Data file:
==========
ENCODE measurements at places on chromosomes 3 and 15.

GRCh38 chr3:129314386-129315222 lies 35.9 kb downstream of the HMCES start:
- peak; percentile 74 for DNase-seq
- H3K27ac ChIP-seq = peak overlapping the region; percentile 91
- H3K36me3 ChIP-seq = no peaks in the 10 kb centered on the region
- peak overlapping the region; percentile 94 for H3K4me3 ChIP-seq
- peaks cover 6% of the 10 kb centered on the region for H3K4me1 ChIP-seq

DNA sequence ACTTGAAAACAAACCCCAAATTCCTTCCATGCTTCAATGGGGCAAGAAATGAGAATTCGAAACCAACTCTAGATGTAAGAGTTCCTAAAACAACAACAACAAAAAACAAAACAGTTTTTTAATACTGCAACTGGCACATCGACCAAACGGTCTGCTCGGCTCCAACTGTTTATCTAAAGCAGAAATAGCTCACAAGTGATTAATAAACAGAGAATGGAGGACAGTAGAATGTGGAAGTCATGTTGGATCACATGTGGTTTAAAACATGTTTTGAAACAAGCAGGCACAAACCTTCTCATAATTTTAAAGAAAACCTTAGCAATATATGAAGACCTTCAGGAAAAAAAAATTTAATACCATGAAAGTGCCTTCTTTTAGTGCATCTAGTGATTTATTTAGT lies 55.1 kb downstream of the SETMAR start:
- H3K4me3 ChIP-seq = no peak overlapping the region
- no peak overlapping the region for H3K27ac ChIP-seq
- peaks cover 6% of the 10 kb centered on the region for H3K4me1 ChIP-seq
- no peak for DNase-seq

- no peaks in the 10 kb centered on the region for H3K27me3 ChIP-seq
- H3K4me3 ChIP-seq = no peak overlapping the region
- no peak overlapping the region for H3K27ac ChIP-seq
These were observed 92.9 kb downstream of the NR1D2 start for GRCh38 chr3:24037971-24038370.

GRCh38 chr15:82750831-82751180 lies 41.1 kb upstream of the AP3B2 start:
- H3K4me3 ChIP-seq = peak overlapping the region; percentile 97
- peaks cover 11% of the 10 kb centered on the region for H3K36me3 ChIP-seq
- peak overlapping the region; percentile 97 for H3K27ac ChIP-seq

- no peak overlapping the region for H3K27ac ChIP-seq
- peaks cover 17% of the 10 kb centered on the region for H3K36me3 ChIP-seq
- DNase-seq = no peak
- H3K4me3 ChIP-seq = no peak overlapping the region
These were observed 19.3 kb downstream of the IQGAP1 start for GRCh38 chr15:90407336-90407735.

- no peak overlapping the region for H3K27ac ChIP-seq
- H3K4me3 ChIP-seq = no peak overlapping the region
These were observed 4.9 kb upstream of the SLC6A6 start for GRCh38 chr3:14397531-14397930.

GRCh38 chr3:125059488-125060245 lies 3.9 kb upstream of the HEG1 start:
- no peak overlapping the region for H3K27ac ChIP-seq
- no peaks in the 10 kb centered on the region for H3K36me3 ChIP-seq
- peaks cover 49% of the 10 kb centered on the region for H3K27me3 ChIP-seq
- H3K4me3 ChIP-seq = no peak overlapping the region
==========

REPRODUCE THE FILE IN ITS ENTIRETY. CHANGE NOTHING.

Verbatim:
ENCODE measurements at places on chromosomes 3 and 15.

GRCh38 chr3:129314386-129315222 lies 35.9 kb downstream of the HMCES start:
- peak; percentile 74 for DNase-seq
- H3K27ac ChIP-seq = peak overlapping the region; percentile 91
- H3K36me3 ChIP-seq = no peaks in the 10 kb centered on the region
- peak overlapping the region; percentile 94 for H3K4me3 ChIP-seq
- peaks cover 6% of the 10 kb centered on the region for H3K4me1 ChIP-seq

DNA sequence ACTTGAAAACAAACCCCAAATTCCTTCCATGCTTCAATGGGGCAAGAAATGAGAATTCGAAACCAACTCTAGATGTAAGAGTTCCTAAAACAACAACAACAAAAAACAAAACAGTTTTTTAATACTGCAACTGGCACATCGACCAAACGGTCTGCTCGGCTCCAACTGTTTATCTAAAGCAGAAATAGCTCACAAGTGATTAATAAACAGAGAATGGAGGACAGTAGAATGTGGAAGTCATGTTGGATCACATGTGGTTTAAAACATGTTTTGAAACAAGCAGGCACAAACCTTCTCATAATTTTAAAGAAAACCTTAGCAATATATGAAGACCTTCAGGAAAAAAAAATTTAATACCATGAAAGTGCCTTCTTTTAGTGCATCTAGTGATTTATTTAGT lies 55.1 kb downstream of the SETMAR start:
- H3K4me3 ChIP-seq = no peak overlapping the region
- no peak overlapping the region for H3K27ac ChIP-seq
- peaks cover 6% of the 10 kb centered on the region for H3K4me1 ChIP-seq
- no peak for DNase-seq

- no peaks in the 10 kb centered on the region for H3K27me3 ChIP-seq
- H3K4me3 ChIP-seq = no peak overlapping the region
- no peak overlapping the region for H3K27ac ChIP-seq
These were observed 92.9 kb downstream of the NR1D2 start for GRCh38 chr3:24037971-24038370.

GRCh38 chr15:82750831-82751180 lies 41.1 kb upstream of the AP3B2 start:
- H3K4me3 ChIP-seq = peak overlapping the region; percentile 97
- peaks cover 11% of the 10 kb centered on the region for H3K36me3 ChIP-seq
- peak overlapping the region; percentile 97 for H3K27ac ChIP-seq

- no peak overlapping the region for H3K27ac ChIP-seq
- peaks cover 17% of the 10 kb centered on the region for H3K36me3 ChIP-seq
- DNase-seq = no peak
- H3K4me3 ChIP-seq = no peak overlapping the region
These were observed 19.3 kb downstream of the IQGAP1 start for GRCh38 chr15:90407336-90407735.

- no peak overlapping the region for H3K27ac ChIP-seq
- H3K4me3 ChIP-seq = no peak overlapping the region
These were observed 4.9 kb upstream of the SLC6A6 start for GRCh38 chr3:14397531-14397930.

GRCh38 chr3:125059488-125060245 lies 3.9 kb upstream of the HEG1 start:
- no peak overlapping the region for H3K27ac ChIP-seq
- no peaks in the 10 kb centered on the region for H3K36me3 ChIP-seq
- peaks cover 49% of the 10 kb centered on the region for H3K27me3 ChIP-seq
- H3K4me3 ChIP-seq = no peak overlapping the region